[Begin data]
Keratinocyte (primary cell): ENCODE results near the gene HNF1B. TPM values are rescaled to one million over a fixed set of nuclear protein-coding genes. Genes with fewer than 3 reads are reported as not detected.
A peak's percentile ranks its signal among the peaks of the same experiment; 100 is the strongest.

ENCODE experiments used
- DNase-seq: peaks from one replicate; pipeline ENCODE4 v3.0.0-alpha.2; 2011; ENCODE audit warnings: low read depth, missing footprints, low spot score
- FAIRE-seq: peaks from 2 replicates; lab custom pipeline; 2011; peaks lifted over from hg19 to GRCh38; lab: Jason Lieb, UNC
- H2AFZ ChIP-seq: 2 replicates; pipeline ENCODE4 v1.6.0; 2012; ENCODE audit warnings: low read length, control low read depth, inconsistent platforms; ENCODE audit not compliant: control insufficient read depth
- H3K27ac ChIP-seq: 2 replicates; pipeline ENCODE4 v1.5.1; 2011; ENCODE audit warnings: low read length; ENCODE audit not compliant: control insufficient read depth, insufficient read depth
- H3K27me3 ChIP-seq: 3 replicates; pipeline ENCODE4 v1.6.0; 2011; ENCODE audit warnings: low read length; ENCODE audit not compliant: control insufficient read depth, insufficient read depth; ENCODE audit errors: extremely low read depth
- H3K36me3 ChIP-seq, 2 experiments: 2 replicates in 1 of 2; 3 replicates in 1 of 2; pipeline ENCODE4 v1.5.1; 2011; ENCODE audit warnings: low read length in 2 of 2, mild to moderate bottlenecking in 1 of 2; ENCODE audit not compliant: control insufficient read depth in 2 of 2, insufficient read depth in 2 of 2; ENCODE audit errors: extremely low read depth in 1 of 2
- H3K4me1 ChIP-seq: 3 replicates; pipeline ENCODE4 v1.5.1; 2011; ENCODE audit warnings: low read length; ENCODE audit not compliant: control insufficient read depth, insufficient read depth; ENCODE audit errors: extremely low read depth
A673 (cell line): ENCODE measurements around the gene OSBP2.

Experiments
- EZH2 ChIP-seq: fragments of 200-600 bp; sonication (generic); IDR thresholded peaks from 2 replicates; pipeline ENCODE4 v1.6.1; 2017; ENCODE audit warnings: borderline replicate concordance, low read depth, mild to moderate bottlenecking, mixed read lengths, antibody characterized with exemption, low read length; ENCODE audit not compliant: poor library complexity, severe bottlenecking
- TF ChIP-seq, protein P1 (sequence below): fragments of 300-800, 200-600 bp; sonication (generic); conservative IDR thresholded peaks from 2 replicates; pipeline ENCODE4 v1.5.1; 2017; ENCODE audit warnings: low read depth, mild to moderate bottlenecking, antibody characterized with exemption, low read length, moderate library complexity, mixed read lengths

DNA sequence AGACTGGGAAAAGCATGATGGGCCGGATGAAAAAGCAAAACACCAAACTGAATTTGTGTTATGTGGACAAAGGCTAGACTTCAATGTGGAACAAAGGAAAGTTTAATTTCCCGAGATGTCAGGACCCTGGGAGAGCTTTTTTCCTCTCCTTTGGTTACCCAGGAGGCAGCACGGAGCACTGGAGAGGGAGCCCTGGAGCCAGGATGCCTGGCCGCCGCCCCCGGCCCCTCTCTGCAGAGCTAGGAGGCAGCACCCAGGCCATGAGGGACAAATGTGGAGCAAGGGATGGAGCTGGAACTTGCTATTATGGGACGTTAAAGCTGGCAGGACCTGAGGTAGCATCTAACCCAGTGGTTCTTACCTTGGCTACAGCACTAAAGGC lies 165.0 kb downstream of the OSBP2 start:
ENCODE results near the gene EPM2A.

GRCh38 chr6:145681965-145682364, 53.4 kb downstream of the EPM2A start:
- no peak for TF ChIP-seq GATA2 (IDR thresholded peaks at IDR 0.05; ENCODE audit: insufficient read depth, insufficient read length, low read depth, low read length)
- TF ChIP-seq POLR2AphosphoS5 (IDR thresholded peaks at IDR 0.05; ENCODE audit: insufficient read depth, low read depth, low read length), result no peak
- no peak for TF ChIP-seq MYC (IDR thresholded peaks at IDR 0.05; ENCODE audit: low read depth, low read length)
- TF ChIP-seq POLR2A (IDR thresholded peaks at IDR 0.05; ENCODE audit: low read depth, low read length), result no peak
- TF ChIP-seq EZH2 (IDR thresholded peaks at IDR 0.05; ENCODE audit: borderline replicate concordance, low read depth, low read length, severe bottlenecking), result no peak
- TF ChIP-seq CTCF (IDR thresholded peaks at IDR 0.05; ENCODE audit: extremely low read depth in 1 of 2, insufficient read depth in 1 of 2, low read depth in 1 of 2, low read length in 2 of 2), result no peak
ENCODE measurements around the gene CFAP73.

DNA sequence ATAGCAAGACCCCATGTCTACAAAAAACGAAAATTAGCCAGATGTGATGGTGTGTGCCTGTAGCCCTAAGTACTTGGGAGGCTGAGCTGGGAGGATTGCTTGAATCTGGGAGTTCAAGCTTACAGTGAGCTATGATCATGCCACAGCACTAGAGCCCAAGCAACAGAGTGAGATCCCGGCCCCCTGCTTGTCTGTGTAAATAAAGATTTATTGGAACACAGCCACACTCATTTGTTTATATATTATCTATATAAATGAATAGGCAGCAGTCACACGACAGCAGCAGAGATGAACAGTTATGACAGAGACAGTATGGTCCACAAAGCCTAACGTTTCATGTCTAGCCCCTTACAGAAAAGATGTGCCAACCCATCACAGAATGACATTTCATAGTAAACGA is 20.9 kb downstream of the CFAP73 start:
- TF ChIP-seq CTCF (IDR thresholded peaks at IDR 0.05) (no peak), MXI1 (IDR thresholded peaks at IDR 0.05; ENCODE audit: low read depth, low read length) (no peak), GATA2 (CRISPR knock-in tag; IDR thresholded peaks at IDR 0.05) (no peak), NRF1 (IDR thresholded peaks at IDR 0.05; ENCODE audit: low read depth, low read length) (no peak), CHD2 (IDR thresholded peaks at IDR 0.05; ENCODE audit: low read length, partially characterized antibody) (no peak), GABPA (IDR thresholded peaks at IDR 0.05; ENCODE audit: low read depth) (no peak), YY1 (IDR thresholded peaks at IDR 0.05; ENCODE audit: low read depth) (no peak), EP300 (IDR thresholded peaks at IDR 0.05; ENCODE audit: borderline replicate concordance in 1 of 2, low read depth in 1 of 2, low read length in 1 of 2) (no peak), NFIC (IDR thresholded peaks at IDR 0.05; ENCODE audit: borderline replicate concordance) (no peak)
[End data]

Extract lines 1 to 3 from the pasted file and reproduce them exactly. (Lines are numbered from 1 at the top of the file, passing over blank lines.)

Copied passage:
Keratinocyte (primary cell): ENCODE results near the gene HNF1B. TPM values are rescaled to one million over a fixed set of nuclear protein-coding genes. Genes with fewer than 3 reads are reported as not detected.
A peak's percentile ranks its signal among the peaks of the same experiment; 100 is the strongest.

ENCODE experiments used